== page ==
Indians prefer boys

Despite modernization, many Indians continue to have sex-selective abortions. What's more, the trend seems to be growing.

By Catherine Price

Published April 15, 2008 3:50PM (EDT)

Dammit. I was getting fired up to comment on the Whiz Biz commercial. (Was anyone else very confused about what that woman is doing in the YouTube freeze frame embedded in the post?) But then I read a tip from a reader about this article from the AP titled "Modern India Still Prays for Boys," and felt obligated to write about it instead. (After all, I don't have that much to say about the Whiz Biz besides a) that commercial is weird and b) I kind of want one.)

The headline pretty much sums up the article: Despite India's modernization and its changing social mores, many Indian families still prefer boys to girls. "There's more money here, and more education. But it's still in the back of everyone's mind: 'I must have a male child,'" one obstetrician in Morena is quoted as saying. "The money doesn't change that."

What's more, families aren't just praying; they're having sex-selective abortions. The article says that by 2001, researchers claimed that ultrasound and sex-selective abortions had resulted in between 20 million and 40 million "missing girls" -- and the situation doesn't seem to be improving. The British medical journal the Lancet reports that up to 500,000 female fetuses are being aborted every year; in a recent study, the group ActionAid found rural areas in Punjab with only 500 girls for every 1,000 boys, and "communities of high-caste urbanites with just 300 girls per 1,000." Sex-determination tests have been illegal in India since 1991, but since ultrasound tests are simple and non-invasive, there's little evidence left behind (and few people are prosecuted to begin with).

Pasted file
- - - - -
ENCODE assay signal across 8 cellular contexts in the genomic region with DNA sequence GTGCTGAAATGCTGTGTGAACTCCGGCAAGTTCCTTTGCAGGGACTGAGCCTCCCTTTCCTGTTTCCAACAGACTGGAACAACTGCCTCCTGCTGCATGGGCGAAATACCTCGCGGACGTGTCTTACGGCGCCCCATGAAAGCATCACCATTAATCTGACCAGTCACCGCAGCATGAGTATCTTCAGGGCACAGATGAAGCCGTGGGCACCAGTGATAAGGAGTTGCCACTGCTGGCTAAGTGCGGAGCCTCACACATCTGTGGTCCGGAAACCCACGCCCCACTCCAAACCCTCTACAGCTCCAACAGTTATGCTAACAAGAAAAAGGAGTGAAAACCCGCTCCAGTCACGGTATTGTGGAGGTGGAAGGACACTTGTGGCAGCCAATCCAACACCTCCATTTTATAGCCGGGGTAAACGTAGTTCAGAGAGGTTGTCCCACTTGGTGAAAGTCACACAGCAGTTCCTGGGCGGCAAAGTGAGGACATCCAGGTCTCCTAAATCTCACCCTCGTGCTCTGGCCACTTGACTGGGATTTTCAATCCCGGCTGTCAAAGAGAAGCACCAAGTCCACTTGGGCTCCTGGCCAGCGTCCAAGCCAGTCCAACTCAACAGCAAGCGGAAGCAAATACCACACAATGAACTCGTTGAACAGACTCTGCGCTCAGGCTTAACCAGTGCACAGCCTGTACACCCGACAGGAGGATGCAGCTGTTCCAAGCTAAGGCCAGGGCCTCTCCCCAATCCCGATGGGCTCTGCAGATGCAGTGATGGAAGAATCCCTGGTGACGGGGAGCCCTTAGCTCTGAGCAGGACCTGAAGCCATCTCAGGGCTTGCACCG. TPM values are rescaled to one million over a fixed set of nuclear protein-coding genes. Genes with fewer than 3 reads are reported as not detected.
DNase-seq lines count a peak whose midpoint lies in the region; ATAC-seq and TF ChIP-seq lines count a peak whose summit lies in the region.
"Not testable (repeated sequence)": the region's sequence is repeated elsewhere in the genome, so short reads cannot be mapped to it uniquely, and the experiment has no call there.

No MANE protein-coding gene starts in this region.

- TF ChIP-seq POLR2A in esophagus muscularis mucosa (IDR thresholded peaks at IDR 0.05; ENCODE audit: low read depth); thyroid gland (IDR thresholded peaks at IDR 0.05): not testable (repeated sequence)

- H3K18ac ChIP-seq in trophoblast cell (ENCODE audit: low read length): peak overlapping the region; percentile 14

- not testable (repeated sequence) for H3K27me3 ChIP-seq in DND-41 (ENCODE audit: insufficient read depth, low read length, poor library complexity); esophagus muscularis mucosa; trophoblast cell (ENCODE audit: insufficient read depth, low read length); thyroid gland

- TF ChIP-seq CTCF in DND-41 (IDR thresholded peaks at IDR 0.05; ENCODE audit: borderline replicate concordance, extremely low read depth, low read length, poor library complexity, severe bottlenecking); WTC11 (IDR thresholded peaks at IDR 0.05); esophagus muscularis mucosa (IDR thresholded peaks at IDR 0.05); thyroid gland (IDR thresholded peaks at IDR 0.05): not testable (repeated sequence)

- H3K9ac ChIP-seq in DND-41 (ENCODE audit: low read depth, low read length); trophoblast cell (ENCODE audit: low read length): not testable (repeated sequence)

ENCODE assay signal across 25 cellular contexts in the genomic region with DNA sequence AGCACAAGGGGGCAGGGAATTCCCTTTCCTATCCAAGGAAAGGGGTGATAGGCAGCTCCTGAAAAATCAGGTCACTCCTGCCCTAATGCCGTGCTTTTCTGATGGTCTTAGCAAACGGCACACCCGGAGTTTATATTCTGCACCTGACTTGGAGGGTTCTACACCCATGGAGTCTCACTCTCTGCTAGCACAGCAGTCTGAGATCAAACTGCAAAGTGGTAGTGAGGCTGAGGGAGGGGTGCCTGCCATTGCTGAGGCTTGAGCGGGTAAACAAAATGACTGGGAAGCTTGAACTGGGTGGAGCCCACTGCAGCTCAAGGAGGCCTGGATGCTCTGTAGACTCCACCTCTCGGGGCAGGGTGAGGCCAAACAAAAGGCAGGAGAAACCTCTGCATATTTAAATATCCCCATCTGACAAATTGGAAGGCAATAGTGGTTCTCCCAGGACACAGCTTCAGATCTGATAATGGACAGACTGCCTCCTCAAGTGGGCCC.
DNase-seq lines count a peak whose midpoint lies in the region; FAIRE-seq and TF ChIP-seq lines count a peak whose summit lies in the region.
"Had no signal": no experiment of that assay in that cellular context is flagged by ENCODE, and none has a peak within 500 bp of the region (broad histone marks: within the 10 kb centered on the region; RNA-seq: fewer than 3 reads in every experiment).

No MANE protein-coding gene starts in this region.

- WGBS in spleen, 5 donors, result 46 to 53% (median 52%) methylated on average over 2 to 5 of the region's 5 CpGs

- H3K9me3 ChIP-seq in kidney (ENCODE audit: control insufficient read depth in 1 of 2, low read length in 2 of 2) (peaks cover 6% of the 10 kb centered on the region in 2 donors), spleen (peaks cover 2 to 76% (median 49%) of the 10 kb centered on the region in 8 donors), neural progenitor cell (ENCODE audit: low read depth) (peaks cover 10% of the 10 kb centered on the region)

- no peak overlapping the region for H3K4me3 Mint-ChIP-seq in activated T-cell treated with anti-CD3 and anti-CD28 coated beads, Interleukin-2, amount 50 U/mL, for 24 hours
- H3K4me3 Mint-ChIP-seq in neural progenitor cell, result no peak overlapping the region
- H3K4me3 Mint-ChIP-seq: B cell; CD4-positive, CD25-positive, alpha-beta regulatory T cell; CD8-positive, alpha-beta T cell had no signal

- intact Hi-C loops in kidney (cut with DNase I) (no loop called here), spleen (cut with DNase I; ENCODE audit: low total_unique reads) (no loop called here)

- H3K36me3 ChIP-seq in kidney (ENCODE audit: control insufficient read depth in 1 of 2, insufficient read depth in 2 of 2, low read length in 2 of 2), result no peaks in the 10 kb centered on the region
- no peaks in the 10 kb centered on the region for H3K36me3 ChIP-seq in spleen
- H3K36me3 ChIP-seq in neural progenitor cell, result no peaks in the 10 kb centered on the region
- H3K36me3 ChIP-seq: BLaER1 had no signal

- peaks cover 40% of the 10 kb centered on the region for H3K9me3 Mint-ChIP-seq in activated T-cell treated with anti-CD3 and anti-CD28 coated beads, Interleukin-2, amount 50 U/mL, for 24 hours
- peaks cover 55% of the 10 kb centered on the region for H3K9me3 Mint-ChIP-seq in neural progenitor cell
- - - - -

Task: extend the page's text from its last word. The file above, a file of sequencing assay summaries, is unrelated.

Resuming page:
The practice is particularly difficult to stop because families' preference for boys has deep cultural roots: Boys don't require dowries, they stay home after they get married, and they're allowed to light their parents' funeral pyres (Hinduism forbids girls from doing so). If you want to stop sex-selective abortions, you have to redefine gender roles. Last I checked, that's not usually easy to do.

You'd think that modernization and wealth would help, but that's not the case. Instead, while many Indians become richer and more educated -- in other words, as certain parts of India's culture change -- the gap between the sexes is widening. Several potential reasons put forth by the AP: "India's growing middle class means far more people can afford ultrasound tests. Increased urbanization means easier access to the machines. And as family sizes drop, the pressure to have boys intensifies."

So there you have it: Your depressing news for the morning. It's enough to make me rewatch that Whiz Biz commercial, just to distract myself.

Catherine Price

Catherine Price is an award-winning journalist and author of Vitamania: How Vitamins Revolutionized the Way We Think About Food. Her written and multimedia work has appeared in publications including The Best American Science Writing, The New York Times, Popular Science, O: The Oprah Magazine, the Los Angeles Times, The San Francisco Chronicle, The Washington Post Magazine, Salon, Slate, Men’s Journal, Mother Jones, PARADE, Health Magazine, and Outside. Price lives in Philadelphia.

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